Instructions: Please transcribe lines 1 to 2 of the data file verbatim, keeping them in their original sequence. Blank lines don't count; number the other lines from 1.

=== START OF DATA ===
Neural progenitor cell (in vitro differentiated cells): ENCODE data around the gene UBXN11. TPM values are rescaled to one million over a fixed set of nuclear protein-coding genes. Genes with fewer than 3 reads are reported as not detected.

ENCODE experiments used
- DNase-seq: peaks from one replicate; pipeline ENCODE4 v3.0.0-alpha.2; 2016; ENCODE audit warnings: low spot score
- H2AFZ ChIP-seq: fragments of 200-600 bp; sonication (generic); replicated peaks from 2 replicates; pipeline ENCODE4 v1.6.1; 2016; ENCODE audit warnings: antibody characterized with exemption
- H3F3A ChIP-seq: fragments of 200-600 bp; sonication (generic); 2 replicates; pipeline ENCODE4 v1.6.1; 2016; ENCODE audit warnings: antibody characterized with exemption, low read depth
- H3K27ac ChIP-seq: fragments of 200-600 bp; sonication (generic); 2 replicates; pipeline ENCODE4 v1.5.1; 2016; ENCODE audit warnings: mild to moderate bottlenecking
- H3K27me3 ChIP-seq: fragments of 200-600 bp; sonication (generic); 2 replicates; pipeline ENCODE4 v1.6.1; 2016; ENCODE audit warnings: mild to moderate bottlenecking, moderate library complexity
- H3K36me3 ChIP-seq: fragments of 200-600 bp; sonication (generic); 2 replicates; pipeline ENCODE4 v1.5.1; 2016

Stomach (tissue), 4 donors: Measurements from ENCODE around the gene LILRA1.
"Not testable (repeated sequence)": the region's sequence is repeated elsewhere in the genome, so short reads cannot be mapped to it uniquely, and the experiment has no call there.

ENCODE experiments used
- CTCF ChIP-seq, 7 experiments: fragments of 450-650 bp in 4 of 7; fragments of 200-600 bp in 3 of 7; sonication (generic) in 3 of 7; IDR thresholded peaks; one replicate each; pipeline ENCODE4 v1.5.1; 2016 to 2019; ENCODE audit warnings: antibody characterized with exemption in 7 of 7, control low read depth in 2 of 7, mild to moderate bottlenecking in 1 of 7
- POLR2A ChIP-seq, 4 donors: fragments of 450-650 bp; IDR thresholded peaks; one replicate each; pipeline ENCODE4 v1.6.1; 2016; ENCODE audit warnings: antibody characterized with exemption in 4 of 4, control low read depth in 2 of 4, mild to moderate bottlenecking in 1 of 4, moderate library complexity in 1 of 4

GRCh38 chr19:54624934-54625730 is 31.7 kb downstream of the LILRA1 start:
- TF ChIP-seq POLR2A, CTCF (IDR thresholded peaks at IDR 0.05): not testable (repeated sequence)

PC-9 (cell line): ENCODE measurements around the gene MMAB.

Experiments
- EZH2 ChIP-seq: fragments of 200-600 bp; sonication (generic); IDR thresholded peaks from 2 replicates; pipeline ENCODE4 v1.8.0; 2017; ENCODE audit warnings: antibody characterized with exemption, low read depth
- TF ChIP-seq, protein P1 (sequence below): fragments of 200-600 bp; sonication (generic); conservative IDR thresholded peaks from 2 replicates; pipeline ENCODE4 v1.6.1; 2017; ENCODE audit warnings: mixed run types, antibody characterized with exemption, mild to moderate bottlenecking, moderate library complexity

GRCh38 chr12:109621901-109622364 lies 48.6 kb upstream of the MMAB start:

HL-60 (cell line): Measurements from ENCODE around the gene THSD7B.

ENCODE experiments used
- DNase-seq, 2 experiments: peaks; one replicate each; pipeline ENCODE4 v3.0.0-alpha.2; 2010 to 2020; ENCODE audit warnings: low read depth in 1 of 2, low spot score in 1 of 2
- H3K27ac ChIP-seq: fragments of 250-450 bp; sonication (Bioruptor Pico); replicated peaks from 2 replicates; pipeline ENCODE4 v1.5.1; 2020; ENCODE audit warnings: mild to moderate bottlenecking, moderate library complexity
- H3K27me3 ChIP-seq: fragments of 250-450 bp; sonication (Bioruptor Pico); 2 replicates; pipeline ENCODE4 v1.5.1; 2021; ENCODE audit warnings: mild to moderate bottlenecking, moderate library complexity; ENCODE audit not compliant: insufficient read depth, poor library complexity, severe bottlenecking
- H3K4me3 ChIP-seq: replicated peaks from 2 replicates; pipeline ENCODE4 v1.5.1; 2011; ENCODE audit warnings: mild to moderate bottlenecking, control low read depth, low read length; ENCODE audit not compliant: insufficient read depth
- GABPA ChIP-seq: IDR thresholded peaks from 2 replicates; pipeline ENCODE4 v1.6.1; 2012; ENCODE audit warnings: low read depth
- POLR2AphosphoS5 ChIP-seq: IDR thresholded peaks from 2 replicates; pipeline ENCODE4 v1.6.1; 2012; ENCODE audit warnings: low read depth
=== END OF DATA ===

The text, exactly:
Neural progenitor cell (in vitro differentiated cells): ENCODE data around the gene UBXN11. TPM values are rescaled to one million over a fixed set of nuclear protein-coding genes. Genes with fewer than 3 reads are reported as not detected.

ENCODE experiments used